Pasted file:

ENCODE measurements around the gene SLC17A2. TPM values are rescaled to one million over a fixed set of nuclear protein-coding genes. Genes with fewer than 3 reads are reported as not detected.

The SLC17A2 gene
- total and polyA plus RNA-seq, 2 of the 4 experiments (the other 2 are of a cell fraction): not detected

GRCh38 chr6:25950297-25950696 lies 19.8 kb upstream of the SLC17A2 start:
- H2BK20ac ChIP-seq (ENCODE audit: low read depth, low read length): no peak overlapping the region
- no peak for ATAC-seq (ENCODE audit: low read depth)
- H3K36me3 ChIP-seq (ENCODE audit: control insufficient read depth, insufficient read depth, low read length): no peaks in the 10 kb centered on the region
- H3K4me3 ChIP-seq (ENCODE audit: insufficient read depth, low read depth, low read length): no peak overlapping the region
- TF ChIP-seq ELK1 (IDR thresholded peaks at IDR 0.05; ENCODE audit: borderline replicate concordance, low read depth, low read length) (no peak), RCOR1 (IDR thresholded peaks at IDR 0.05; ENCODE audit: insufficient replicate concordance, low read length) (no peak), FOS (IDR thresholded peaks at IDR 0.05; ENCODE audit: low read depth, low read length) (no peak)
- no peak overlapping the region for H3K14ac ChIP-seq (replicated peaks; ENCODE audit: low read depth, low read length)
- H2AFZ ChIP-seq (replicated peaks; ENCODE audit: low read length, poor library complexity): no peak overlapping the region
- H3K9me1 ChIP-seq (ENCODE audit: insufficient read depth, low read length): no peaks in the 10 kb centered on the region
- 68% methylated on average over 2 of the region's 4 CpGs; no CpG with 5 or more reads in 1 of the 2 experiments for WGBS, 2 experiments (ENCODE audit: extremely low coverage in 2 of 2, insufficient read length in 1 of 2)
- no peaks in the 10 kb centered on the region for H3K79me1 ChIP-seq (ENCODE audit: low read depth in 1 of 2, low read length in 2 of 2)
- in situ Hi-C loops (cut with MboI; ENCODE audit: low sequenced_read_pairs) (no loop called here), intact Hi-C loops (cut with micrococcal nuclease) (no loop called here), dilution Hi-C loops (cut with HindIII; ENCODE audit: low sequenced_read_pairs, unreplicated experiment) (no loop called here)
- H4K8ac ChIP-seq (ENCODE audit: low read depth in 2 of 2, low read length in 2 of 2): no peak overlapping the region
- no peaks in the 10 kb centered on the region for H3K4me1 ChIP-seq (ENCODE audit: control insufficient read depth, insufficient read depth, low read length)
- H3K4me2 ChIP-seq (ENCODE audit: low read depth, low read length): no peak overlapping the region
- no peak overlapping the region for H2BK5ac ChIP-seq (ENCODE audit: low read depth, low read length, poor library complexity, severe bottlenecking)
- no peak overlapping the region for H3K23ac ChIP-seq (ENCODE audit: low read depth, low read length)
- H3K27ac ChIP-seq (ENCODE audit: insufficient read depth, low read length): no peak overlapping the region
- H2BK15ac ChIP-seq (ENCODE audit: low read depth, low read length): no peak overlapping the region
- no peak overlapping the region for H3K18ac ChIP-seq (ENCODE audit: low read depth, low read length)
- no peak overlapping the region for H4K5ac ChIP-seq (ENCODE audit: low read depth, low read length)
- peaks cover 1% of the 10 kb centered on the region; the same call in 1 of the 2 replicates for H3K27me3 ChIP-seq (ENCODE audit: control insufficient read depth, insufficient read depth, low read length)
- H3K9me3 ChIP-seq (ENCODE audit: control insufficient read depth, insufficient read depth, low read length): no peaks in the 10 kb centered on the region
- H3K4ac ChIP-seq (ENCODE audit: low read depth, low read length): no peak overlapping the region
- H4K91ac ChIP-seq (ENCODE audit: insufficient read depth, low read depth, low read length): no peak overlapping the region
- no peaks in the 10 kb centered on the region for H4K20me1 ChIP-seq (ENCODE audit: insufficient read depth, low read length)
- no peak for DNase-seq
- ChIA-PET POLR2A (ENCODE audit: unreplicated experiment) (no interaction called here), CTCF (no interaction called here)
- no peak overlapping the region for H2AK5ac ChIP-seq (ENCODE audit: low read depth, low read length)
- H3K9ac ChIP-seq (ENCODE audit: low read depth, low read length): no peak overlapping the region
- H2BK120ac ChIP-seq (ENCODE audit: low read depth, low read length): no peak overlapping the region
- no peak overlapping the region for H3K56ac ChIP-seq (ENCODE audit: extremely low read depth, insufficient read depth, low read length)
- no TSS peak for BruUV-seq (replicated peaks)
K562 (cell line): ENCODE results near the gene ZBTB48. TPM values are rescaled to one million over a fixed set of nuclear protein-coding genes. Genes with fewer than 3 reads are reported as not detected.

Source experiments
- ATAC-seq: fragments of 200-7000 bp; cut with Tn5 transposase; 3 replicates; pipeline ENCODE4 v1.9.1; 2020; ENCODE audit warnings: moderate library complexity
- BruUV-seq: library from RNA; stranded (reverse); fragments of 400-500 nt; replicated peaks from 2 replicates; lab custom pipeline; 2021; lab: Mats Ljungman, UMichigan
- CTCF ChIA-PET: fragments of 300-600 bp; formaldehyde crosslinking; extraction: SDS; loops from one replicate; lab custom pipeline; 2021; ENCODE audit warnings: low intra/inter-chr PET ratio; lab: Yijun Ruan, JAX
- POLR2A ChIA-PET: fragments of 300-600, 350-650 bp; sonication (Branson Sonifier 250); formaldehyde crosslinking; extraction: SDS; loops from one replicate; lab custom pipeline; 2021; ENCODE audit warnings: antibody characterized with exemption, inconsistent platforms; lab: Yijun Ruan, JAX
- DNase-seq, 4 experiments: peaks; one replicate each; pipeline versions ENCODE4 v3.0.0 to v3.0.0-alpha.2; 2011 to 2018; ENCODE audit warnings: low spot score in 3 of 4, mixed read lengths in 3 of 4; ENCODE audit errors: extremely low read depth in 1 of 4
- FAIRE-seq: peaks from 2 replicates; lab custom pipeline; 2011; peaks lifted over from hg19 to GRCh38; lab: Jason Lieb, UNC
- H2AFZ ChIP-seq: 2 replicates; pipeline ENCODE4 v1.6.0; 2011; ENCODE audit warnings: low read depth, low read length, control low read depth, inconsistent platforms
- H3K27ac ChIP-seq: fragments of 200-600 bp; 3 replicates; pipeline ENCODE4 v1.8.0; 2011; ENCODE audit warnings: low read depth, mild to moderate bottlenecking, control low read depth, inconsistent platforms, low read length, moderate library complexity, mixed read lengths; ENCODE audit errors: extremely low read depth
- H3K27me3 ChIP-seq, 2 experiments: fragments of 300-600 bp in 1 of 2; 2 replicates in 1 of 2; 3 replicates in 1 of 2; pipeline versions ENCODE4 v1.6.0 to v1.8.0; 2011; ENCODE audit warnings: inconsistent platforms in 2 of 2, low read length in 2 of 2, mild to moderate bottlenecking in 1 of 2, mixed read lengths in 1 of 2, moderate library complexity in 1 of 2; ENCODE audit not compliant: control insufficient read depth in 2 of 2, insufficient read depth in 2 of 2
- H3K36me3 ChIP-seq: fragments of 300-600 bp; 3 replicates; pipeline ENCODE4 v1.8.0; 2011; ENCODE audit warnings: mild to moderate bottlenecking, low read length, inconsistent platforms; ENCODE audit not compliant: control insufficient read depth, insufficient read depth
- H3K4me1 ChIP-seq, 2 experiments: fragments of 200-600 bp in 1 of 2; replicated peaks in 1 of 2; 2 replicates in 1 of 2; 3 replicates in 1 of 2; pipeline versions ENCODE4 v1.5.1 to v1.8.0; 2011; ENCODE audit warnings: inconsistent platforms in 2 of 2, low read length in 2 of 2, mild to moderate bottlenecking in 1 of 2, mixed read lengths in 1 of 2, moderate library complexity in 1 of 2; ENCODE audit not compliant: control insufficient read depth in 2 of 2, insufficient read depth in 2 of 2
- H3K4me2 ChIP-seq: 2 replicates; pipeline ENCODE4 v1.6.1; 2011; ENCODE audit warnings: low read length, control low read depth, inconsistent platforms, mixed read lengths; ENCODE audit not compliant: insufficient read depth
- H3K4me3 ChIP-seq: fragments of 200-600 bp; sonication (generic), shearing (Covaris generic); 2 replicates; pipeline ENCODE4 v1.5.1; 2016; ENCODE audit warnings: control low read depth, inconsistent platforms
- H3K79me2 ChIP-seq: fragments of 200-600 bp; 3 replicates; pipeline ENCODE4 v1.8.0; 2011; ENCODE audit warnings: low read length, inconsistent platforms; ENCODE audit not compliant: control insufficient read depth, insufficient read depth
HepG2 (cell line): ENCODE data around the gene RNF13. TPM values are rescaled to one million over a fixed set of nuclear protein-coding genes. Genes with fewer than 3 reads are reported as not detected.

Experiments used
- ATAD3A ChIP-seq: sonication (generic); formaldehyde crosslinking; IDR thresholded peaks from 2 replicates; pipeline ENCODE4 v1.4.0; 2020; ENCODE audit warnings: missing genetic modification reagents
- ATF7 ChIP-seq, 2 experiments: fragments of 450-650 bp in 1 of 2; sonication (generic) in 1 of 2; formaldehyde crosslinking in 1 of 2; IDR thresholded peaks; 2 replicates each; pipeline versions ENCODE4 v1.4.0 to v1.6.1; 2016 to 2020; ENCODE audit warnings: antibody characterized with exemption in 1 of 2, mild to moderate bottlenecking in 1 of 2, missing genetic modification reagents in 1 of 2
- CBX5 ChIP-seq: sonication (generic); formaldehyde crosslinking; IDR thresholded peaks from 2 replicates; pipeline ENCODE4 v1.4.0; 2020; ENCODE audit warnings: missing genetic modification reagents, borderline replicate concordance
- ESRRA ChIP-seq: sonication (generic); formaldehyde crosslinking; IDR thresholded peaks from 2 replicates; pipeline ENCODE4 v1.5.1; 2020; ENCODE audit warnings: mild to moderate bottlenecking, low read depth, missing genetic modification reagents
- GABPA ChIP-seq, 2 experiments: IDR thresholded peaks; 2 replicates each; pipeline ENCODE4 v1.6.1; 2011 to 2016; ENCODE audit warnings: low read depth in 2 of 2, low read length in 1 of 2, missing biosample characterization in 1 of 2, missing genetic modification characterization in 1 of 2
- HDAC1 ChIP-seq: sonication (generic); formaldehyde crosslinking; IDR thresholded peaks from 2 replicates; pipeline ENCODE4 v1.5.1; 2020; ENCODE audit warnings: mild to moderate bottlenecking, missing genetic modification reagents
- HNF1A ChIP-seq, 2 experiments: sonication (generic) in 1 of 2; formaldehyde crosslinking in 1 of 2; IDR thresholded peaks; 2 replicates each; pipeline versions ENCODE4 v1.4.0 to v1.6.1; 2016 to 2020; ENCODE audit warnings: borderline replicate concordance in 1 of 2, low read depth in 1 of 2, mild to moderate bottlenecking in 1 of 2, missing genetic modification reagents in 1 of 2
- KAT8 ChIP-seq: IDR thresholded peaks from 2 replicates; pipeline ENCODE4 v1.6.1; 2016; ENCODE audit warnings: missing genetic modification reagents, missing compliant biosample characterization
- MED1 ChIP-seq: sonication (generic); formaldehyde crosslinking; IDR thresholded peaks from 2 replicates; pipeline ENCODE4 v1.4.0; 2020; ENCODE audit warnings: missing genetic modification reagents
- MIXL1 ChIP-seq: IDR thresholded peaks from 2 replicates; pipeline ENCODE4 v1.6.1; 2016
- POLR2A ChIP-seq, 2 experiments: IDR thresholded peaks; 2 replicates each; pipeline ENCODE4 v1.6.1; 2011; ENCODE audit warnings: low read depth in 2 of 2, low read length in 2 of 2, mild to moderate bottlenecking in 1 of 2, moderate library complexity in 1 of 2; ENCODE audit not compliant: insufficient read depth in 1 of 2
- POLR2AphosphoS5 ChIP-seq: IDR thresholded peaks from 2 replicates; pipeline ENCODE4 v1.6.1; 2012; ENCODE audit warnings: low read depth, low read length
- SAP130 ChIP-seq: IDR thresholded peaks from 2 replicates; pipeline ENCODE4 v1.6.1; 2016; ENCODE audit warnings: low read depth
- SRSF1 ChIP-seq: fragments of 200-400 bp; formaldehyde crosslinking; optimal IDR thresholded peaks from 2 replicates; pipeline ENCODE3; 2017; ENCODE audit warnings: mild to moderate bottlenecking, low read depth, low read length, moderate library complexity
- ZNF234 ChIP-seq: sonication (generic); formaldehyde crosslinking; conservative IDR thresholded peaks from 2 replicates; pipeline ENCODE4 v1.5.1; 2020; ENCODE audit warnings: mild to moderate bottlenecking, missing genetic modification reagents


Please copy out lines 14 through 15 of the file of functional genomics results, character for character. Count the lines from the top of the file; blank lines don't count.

- no peaks in the 10 kb centered on the region for H3K79me1 ChIP-seq (ENCODE audit: low read depth in 1 of 2, low read length in 2 of 2)
- in situ Hi-C loops (cut with MboI; ENCODE audit: low sequenced_read_pairs) (no loop called here), intact Hi-C loops (cut with micrococcal nuclease) (no loop called here), dilution Hi-C loops (cut with HindIII; ENCODE audit: low sequenced_read_pairs, unreplicated experiment) (no loop called here)